- On the box
Reborn in the USA
The multi award-winning BBC show Top Gear is watched across the world but, as the presenters often comment, it's not widely shown in the USA for a variety of legal/taste reasons. But now a US version is halfway through a ten-show run and the jury is out on whether it is a success of not.
Audiences have been stable around the 1.2 million mark after attracting two million for the first show - a far cry from the 6.6 who tuned in for the BBC original's Christmas special on December 26 - although analysts are concerned it is failing to hold on viewers from the preceding programme.
Jane Tranter of BBC Worldwide, who are making the programmes on behalf of the History Channel, said: "Together we have worked to tailor the format for the American audience, while staying true to the original dynamic that fans across the world have come to love."
While wanting to ape what the BBC itself describes as the "laddish antics and irreverent humour are such a big part of its appeal" - many of the familiar features have been carried over, such as Star in a Reasonably Priced Car (renamed Big Star), and the Stig also makes appearances - producers have had to adapt for the local market, and that has met with a mixed response.
We asked our US-based readers on our Facebook page to give their opinion of the American version and the feedback was almost unanimously negative, with the biggest area of concern the three presenters, racing driver Tanner Foust, Speed channel reporter Rutledge Wood and comedian/actor Adam Ferrara.
"For those who have not seen the England version, it may be alright, but the dialogue between the US version guys is simply not entertaining or funny," one wrote, while another added: "No enthusiasm, forced, not funny, not imaginative, very scripted, sorry but it is horrible"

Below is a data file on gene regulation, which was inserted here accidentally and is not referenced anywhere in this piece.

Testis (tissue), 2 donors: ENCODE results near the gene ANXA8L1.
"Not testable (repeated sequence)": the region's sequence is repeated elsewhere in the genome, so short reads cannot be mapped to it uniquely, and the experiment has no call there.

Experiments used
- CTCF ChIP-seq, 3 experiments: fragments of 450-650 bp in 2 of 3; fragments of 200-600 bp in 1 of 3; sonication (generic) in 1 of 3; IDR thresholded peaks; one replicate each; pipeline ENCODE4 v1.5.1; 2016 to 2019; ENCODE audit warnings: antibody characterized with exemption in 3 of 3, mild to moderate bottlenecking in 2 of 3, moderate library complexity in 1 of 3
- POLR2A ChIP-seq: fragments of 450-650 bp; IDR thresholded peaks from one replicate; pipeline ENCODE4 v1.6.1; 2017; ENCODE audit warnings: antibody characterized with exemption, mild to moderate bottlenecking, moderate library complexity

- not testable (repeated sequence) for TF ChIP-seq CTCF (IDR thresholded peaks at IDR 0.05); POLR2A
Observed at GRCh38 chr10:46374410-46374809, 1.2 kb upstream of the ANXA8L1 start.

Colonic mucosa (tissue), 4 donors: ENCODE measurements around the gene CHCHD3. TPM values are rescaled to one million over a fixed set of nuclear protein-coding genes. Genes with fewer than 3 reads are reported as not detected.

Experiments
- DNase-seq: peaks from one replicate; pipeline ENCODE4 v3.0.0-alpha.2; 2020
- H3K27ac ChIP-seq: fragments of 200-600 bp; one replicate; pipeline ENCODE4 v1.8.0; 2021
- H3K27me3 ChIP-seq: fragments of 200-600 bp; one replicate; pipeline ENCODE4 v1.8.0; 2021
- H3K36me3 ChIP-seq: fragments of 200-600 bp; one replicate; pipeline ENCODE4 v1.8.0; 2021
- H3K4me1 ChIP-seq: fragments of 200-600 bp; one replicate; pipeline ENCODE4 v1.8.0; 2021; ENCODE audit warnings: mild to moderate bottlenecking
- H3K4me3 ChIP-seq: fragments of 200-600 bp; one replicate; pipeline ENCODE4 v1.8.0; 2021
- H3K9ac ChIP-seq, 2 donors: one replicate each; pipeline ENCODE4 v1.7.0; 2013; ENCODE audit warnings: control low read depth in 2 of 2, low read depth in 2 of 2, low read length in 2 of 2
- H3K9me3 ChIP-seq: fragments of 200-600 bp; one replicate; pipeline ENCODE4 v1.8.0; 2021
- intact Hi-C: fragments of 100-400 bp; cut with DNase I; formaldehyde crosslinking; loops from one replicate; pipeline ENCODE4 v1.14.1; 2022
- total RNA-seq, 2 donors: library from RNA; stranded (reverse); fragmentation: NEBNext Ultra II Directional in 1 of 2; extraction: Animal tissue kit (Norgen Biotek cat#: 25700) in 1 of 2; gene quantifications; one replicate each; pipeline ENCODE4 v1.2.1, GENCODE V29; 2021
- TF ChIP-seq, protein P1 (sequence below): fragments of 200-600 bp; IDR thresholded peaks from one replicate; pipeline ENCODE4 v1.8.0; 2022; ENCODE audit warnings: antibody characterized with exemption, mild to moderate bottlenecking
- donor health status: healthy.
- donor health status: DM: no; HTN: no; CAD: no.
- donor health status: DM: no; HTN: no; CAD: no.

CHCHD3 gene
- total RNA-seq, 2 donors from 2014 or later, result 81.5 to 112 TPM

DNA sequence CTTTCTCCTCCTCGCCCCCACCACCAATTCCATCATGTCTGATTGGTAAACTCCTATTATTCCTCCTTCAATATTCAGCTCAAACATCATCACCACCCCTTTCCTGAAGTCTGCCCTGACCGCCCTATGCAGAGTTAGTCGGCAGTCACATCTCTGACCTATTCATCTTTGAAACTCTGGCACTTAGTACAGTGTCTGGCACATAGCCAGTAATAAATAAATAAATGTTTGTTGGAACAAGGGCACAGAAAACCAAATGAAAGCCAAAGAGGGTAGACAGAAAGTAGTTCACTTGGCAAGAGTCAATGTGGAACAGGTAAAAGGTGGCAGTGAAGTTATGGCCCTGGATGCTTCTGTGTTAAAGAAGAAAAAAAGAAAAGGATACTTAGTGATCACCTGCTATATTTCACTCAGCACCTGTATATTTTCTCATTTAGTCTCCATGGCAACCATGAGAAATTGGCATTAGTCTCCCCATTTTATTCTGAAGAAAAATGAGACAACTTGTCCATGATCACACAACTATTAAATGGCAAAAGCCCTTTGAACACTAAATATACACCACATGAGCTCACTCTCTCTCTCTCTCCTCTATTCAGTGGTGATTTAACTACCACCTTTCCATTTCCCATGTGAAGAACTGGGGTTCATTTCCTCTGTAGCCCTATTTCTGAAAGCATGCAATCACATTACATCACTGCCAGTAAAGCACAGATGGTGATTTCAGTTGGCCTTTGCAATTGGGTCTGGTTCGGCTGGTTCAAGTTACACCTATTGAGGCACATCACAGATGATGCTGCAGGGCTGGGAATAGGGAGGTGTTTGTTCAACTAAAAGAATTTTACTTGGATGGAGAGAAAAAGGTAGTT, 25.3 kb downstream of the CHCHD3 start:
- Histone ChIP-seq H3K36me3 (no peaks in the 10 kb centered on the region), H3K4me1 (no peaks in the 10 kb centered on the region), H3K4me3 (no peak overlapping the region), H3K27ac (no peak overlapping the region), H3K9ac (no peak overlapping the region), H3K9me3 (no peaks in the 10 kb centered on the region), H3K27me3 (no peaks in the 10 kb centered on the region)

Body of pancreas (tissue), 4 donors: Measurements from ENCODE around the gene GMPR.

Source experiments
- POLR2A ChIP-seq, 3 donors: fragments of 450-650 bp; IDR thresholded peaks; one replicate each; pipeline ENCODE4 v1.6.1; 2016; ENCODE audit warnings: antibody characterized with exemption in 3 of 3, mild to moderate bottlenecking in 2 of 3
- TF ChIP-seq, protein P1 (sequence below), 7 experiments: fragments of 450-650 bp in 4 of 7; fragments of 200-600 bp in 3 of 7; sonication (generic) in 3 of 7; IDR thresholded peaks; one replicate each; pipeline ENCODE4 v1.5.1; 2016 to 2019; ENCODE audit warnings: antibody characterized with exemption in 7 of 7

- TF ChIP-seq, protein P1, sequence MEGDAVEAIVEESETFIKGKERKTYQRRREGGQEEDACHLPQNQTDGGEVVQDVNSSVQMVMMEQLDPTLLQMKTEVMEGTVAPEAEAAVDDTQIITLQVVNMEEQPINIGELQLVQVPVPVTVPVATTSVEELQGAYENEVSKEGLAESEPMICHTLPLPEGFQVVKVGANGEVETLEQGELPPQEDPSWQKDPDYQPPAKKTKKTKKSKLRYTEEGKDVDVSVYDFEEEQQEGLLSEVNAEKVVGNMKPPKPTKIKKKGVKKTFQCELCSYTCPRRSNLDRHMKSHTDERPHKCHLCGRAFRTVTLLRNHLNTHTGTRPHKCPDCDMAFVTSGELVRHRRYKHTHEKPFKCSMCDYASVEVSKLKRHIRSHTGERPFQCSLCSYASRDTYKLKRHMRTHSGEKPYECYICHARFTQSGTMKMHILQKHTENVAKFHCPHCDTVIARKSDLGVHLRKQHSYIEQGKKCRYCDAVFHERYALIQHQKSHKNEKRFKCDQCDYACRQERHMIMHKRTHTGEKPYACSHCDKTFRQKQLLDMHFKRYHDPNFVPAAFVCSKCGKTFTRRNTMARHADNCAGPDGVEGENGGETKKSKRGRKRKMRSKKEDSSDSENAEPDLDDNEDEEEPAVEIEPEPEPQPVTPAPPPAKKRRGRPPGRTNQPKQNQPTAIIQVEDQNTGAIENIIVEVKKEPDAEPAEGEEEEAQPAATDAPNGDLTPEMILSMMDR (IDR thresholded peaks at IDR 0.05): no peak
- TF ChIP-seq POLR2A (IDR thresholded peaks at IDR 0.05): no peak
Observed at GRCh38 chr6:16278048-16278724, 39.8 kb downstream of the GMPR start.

John Hesling, the show's producer
British-born, LA-based John Hesling, the show's producer, has defended his choice of the trio. "They got on with each other very, very well. There's that immediate kind of X Factor. These guys seem to chat like they've known each other for a long, long time. I don't see why you'd want a group of sort of bad-teethed Brits coming and telling you about your own car culture."
There have also been concerns expressed that the show is funded by advertising, largely from the motor industry, which they claim limit the amount of openness when reviewing or commenting on cars. Self-proclaimed car fanatic Jay Leno turned down an offer to front an earlier pilot for the NBC channel for this reason. "My great fear in America is that, for instance, if Kia was our sponsor this week, we'd have to say the car was fantastic," he wrote in the Sunday Times.
Actor and racing driver Bruno Massel, who ended up fronting the earlier NBC pilot, echoed those fears when he said: "You didn't want to insult anybody or put a product down, there was a concern about alienating the companies."
Producers can take heart from Australia, where a local version of the show was met with withering criticism when launched in 2008, but after making changes the programme has now completed three series and is attracting good audiences. However, a Russian Top Gear was scrapped after half a series in 2009.